Joy and Nakedness at San Francisco’s Dyke March: Phyllis Christopher’s Best Photography | Photography

IIn San Francisco, the day before the annual Pride Parade is set aside for the Dyke March, a citywide celebration of lesbian life. It was like our Christmas – the biggest night of the year – and half of us were so hungover that we weren’t going to make it to Pride the next day.

I remember getting a call from an editor of On Our Backs, a lesbian magazine run by women that advertised itself as providing “entertainment for adventurous lesbians.” It was a foundation of the lesbian community – one of the few ways to communicate with each other, celebrate sex and educate each other about it at a time when AIDS had so devastated queer communities. The editor wanted me to shoot a kiss, but the tone of her voice sounded almost guilty—like she couldn’t bring herself to ask me to work on the biggest night of the year. But for me it was the most fun I could imagine.

Lesbians from all over the country, many of whom I knew, had gathered in the park, mingling and chatting with anyone – gay, straight, regardless of gender. But when the Dyke March started the crowd thinned and the Dykes on Bikes took the lead with the rest of us forming a column behind.

I have always found something beautiful in this moment: people step aside to give lesbians their place, to celebrate and applaud them. Many women walked bare-chested as a sign of freedom. It was a time for lesbians to assert themselves in the public sphere, a time of safety and joy.

The rules for the Dyke March were pretty much “anything goes as long as it’s fun”. The women celebrated being half-naked, feeling safe and supported by everyone. There were no protesters because there were simply too many gay people in San Francisco. It was a moment of wild abandon, walking the streets, climbing bus stops, over cars, hanging from windows.

This photo was taken on 18th Street in the Castro, one of the centers of queer life in San Francisco. Anyone with an apartment on the march route would take full advantage of its windows. Every year, the inhabitants of the houses leaned out of the windows, often with signs, shouting for the crowd and the crowd shouting back.

More than 20 years later, this image still sticks to my guts: I feel its power. It sums up a kind of joy that, at the time, was absolutely necessary. It was a way of celebrating sex in the face of death caused by AIDS and in opposition to right-wing voices who accused us of being responsible for the epidemic. We couldn’t get married, and job security was still unequal in the United States for gay people. We always felt like outlaws.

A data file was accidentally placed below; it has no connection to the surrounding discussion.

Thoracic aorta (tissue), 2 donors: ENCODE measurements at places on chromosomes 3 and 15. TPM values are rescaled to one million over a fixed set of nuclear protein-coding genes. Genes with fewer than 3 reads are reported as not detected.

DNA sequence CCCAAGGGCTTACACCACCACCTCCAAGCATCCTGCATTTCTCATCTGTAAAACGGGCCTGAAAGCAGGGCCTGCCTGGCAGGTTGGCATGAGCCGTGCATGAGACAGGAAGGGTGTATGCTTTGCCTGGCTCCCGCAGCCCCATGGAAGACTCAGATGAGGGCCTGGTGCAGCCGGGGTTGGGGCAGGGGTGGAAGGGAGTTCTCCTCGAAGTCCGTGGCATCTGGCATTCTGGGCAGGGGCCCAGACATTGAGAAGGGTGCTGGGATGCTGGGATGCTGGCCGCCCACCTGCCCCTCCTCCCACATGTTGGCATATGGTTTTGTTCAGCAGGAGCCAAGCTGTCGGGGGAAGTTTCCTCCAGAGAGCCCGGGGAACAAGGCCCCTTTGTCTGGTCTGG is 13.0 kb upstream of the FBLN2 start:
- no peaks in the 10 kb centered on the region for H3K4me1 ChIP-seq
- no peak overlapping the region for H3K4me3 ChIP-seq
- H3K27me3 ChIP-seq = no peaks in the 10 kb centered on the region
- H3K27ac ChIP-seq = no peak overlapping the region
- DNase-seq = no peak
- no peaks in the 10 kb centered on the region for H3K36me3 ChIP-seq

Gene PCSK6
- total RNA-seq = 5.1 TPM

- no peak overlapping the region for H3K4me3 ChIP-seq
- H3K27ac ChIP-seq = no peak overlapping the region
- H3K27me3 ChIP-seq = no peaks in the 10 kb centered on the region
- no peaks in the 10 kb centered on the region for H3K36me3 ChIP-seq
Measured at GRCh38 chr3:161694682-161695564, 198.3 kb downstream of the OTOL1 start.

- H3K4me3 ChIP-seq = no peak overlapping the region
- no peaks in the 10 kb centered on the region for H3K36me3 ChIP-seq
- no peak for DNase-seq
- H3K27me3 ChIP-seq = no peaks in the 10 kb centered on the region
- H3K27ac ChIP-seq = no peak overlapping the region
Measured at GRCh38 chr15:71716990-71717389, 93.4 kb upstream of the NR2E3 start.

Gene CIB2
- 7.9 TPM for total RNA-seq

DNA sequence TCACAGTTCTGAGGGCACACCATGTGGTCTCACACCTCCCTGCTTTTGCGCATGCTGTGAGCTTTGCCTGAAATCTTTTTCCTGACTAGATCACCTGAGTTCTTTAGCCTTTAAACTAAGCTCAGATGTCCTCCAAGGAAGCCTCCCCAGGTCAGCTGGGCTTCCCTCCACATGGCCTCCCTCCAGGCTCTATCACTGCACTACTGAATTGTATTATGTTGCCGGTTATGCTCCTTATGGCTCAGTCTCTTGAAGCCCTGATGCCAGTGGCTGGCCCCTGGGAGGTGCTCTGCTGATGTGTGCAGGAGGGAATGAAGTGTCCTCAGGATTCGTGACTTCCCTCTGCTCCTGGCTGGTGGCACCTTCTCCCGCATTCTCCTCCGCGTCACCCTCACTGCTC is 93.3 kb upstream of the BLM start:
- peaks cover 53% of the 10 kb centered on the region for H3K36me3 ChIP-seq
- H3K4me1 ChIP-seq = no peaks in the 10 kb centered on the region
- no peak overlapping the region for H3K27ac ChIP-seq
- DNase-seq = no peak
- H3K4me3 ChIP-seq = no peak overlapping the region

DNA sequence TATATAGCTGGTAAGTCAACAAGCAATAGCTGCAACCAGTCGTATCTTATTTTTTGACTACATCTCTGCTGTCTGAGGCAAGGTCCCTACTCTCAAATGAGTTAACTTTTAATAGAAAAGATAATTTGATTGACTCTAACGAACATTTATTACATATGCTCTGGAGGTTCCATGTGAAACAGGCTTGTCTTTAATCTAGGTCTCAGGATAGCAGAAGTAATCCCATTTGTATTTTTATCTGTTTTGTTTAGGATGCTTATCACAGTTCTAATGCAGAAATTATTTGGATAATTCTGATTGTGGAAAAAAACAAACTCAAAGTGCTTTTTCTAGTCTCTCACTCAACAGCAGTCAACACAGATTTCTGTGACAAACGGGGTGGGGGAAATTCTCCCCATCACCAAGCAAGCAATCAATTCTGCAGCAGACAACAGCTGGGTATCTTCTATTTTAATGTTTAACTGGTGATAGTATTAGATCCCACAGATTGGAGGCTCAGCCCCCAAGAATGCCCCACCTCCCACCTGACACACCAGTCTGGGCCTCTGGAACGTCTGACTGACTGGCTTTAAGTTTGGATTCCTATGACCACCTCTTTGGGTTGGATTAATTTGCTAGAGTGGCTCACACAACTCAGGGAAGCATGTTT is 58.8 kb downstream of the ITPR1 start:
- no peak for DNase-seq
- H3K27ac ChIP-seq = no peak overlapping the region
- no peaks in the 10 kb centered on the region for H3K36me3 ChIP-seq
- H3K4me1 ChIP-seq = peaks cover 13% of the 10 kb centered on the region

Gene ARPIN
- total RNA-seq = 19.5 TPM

In the 1980s, there was a lot of discussion among feminists about the importance of sex. Some took a strident line – that photographing sex was offensive, even violent. While we owe everything to the lesbian feminists of that time – they led the way in many ways – our generation wanted something different. We were pro perverts, pro sex and pro pornography. Sex meant a lot to us; we weren’t just going to give up. It was a kind of political hedonism.

There have been few times in history when women ruled the camera, press and publishing ecosystem. But the world we created in San Francisco felt like a beautiful laboratory. It wasn’t separatist in any way – we didn’t isolate ourselves from men and non-lesbians – but we worked for each other. I think it shows in these pictures.

Publishing my work from that time in book form was one of my dreams. I photographed this period so intensively: it told such a story of this community, and I didn’t want it to get lost. Photographs can be destroyed, ruined or lost, and the relative scarcity of lesbian publications means that often this work is absent from our collective archives. I’m so glad it survived.

I have immense respect for women who let me photograph them. It was a real political statement. But there was a sense that it was also essential to let other queer women know they weren’t alone. There is always this stereotype of the angry lesbian. Often we were right. But sometimes we were too busy having a good time.

Phillis Christopher. Photography: Kate Sweeney

Phyllis Christopher’s Resume

Not: Buffalo, New York, 1963
Qualified: State University of New York at Buffalo.
affecting: Diane Arbus, Robert Mapplethorpe, Honey Lee Cottrell, Jessica Tanzer, Chloe Atkins, Leon Mostovoy, Mark Chester and Jill Posener.
high point: Getting my book, Dark Room: San Francisco Sex and Protest, 1988-2003 published this year.
Low point: Moving from working in the darkroom to the digital world. I missed the magic and chemistry of the red light reveal.
Trick: “Follow your happiness – your heart always knows the answer.”

An exhibition of Phyllis Christopher’s work is being held at the Baltic, Gateshead, until March 20. Dark Room: San Francisco Sex and Protest, 1988-2003 is available now (£24).

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